Employee Misclassification Education and Enforcement Fund (EMEEF)

Whether intentionally, by agreement, or by misunderstanding there are employers who fail to properly claim a worker as an employee.  The EMEEF (Employee Misclassification Education and Enforcement Fund) Program identifies and penalizes employers when a worker who is actually an employee is treated as self-employed or an independent contractor.

Know an employer that is violating the law?

Workers' Compensation

Contact the Compliance Program if you know of an employer who is misclassifying workers to illegally save money on their workers' compensation premiums.

Employee Misclassification Tip Form

Call (800) 332-2667 and ask for the Compliance Program

Contact your local investigator

UI Tax Fraud

UI tax fraud is any deliberate action taken by an employer to evade its full unemployment tax liability.

Employee or Independent Contractor?

(615) 741-2346

If you have questions about the classification of workers for unemployment tax purposes, ask to speak with a tax auditor.

Don't Lose Your Rights.

Employees are disadvantaged when they are misclassified.  They are often deprived of minimum wage or overtime pay and may be forced to pay the employer’s portion of withholding taxes. Furthermore, they are left with little recourse if they are injured on the job, as they have no worker’s compensation coverage- and are not protected by occupational safety and health rules which cover only employees. Those same workers have no access to the protection of the:

·     Americans with Disabilities Act;

·     Age Discrimination in Employment Act and;

·     Family Medical Leave Act among other laws. 

It is illegal for an employer to require an employee to pay any portion of the business’ workers’ compensation premiums.   If unlawful deductions are discovered, civil penalties are assessed by the program in an amount equal to the amount unlawfully deducted.  If other unlawful employment practices are discovered, the program takes appropriate action including referrals to other state agencies.  

Employers that comply with the law are disadvantaged if they lose business because their competitors misclassify employees.  Non-compliant employers often:

·     Have lower labor costs.  This uneven playing field has a financial impact estimated to be in the tens of millions of dollars.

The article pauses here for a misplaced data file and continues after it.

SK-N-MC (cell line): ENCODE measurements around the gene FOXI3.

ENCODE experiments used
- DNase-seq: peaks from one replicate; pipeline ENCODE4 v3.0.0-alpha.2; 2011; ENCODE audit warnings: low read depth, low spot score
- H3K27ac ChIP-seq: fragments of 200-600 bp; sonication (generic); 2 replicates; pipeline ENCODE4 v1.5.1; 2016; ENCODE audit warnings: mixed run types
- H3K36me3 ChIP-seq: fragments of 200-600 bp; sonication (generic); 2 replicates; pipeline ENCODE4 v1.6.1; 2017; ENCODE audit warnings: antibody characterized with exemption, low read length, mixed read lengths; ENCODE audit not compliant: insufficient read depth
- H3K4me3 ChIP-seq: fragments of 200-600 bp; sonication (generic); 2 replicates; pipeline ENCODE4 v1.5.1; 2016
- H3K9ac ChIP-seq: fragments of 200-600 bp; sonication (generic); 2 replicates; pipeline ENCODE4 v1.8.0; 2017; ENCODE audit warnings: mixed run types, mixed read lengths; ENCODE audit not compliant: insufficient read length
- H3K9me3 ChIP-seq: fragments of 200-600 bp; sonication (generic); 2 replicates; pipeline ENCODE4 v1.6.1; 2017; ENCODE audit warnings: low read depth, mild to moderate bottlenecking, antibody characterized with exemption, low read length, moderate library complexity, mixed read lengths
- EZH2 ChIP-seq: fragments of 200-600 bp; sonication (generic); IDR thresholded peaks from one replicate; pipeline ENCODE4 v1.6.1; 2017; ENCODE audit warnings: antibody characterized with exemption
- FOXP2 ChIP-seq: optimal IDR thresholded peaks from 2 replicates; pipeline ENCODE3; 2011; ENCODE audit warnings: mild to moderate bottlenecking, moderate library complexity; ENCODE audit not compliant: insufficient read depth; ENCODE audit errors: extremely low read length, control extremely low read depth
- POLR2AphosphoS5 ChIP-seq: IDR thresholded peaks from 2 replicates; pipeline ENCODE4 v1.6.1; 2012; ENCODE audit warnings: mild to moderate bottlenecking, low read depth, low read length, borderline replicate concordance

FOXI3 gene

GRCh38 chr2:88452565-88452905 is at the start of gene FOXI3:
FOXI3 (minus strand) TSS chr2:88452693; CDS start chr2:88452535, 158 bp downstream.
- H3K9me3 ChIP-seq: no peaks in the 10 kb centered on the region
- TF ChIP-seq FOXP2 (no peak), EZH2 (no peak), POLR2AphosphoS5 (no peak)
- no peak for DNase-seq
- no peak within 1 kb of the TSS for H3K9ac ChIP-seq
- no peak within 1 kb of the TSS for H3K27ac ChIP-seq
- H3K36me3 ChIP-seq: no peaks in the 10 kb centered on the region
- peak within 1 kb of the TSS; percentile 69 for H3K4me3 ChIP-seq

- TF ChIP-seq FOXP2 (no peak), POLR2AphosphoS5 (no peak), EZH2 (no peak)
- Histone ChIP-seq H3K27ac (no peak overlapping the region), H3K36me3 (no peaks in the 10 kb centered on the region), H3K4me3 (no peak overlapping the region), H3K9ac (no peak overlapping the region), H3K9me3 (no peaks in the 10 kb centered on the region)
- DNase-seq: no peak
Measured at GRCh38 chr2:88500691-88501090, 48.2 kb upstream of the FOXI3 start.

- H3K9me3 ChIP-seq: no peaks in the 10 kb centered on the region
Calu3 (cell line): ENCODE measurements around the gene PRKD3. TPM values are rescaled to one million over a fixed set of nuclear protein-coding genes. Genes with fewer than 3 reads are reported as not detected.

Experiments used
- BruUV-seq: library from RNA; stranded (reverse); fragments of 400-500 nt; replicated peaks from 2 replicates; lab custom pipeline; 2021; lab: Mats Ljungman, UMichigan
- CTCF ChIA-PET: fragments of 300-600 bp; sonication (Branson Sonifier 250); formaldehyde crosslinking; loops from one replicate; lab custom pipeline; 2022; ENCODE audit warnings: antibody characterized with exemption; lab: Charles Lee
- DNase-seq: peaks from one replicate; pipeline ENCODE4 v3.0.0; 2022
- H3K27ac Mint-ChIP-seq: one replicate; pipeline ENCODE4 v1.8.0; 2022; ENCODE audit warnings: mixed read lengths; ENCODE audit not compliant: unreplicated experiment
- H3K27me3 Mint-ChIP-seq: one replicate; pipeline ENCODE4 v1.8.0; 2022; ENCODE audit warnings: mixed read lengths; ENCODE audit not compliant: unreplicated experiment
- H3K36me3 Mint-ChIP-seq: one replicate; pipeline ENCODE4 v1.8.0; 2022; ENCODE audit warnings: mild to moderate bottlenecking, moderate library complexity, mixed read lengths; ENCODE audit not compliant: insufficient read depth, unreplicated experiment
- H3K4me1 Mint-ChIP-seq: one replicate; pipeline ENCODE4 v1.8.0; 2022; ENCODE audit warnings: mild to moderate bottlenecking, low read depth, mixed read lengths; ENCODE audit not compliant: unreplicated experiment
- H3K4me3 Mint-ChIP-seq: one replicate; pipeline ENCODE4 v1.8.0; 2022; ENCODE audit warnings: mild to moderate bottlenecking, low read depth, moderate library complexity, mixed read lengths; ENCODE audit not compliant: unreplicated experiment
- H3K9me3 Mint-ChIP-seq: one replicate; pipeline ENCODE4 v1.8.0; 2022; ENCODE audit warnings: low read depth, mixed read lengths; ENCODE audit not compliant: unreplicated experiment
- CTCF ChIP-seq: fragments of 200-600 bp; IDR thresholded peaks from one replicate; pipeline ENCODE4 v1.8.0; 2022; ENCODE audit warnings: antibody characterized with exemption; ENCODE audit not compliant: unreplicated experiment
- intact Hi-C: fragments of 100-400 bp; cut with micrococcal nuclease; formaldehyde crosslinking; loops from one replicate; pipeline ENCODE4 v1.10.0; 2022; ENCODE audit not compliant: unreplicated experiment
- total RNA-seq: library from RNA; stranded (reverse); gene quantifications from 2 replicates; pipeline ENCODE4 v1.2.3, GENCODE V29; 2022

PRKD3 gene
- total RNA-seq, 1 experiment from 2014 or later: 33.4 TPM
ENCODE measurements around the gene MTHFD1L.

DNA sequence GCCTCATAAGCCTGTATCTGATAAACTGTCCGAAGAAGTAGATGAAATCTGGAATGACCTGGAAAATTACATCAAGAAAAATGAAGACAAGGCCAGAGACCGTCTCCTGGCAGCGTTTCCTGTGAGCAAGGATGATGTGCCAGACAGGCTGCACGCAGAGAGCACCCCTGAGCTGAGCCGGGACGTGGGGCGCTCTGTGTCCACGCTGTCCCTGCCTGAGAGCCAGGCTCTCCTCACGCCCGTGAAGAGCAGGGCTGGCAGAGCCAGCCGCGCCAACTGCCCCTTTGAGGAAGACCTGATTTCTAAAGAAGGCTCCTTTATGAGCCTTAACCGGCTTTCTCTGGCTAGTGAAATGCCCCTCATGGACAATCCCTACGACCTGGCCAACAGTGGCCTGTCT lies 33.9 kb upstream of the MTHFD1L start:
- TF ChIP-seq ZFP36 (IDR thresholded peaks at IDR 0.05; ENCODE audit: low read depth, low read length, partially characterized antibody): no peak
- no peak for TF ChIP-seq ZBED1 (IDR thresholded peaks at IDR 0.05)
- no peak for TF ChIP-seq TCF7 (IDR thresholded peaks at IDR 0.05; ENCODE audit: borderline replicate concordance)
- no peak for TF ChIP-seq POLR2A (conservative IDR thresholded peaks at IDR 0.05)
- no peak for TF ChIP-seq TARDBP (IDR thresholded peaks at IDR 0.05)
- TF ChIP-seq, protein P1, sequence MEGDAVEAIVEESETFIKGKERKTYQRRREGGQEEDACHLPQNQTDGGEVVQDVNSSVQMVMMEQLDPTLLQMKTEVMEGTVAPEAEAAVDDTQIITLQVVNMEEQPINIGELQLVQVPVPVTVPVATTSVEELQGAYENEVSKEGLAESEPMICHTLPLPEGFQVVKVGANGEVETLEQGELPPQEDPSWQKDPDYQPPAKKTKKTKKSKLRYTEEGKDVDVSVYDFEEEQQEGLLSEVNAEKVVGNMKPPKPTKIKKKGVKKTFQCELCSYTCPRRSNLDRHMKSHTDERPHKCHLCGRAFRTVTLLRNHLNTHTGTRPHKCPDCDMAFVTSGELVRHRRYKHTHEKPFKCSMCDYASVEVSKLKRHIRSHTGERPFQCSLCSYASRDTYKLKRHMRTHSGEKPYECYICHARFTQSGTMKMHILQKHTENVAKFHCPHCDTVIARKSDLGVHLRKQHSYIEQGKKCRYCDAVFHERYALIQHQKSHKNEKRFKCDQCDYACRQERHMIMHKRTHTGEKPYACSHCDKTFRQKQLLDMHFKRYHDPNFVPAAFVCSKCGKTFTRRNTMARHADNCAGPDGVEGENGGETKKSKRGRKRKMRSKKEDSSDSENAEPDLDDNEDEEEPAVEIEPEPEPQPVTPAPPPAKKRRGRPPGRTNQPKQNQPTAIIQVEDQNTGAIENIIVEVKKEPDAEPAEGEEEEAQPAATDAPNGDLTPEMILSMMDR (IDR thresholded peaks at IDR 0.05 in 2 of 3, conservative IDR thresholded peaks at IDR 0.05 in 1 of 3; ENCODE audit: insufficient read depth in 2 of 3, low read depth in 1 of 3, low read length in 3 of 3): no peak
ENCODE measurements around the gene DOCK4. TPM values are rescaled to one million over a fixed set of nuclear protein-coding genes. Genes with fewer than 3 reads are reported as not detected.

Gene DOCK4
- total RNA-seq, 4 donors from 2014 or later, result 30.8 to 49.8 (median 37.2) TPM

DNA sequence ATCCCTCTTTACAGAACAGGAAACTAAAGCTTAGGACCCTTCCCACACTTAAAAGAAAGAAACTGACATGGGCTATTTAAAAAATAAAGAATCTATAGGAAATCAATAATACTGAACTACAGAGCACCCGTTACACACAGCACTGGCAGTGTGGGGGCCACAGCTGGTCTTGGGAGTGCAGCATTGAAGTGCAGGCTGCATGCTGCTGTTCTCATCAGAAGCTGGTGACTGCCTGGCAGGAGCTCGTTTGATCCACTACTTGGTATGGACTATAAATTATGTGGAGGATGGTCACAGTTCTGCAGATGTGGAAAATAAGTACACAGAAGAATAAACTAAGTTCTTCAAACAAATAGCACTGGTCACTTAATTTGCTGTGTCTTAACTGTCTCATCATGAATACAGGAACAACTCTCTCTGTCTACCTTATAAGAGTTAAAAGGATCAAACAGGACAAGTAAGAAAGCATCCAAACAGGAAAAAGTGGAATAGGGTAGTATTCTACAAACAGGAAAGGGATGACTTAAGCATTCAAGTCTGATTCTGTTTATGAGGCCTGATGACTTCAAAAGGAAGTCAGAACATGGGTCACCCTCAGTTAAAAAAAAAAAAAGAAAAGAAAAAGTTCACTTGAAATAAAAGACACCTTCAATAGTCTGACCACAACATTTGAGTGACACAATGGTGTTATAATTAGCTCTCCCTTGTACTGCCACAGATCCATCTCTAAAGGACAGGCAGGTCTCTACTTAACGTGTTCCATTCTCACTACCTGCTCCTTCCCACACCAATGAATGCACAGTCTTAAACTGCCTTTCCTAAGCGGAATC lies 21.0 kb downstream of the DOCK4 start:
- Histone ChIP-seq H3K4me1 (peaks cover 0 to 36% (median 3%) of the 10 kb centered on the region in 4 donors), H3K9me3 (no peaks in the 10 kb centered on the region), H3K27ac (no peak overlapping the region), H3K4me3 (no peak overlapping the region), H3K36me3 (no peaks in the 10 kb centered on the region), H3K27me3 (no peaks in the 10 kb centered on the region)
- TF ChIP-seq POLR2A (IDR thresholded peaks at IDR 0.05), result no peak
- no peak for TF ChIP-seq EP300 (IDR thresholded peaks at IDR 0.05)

·     Fail to keep records required by law.

·     Avoid documenting a worker’s right to work legally in the U.S.

Differences Between an Independent Contractor and an Employee

An Independent Contractor: An Employee:
  • Is free from direction and control of the employer
  • Has necessary skills and training to complete job
  • Has a business location
  • Performs services for multiple customers
  • Sets own hours
  • Determines own price for contracted services
  • Is not eligible for employee benefits
  • Provides equipment and tools used to complete the job
  • Supplies materials needed to do the job
  • Is personally liable for errors and/or accidents
  • Files self-employment taxes
  • Has the right to hire and fire workers
  • Must legally complete each contract
  • Has the means and manner of work controlled by employer (or can be)
  • May be trained by the employer to perform job
  • May work at employer’s business location
  • Works for one employer, may serve that employer’s customers
  • Has the work hours set by the employer
  • Accepts wage, salary, or commission determined by the employer
  • May have the employer provide and control equipment and tools
  • May have the employer purchase materials/supplies
  • Is not liable for employee errors and/or accidents
  • Is hired and can be fired by employer
  • May quit working for an employer at any time
  • May be required to wear specific attire while at work, such as a uniform or shirts with company logo

Employee Misclassification Advisory Task Force

The Task Force focuses on joint investigation results, progress in other states, efforts taken to study fraud detection software systems, and recommendations for legislative initiatives to enhance enforcement.

 Annual Reports

Need More Help?

If you have additional questions, please call 615-532-4812 or 800-332-2667 or contact us by email at wc.info@tn.gov. Find out about other available assistance programs by contacting an ombudsman